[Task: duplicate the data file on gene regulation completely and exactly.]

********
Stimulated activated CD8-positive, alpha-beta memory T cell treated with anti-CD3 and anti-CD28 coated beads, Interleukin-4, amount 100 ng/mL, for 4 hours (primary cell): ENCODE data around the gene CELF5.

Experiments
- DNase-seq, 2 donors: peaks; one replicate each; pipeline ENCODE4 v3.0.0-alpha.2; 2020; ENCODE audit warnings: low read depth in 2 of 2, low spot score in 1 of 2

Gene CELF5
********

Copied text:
Stimulated activated CD8-positive, alpha-beta memory T cell treated with anti-CD3 and anti-CD28 coated beads, Interleukin-4, amount 100 ng/mL, for 4 hours (primary cell): ENCODE data around the gene CELF5.

Experiments
- DNase-seq, 2 donors: peaks; one replicate each; pipeline ENCODE4 v3.0.0-alpha.2; 2020; ENCODE audit warnings: low read depth in 2 of 2, low spot score in 1 of 2

Gene CELF5